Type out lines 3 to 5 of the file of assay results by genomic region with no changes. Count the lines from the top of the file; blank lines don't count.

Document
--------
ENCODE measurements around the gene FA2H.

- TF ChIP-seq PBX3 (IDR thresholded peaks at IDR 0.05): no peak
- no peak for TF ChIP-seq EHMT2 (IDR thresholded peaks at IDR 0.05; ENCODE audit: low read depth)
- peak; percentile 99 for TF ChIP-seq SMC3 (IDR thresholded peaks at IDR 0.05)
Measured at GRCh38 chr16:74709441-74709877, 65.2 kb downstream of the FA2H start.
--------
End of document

- no peak for TF ChIP-seq EHMT2 (IDR thresholded peaks at IDR 0.05; ENCODE audit: low read depth)
- peak; percentile 99 for TF ChIP-seq SMC3 (IDR thresholded peaks at IDR 0.05)
Measured at GRCh38 chr16:74709441-74709877, 65.2 kb downstream of the FA2H start.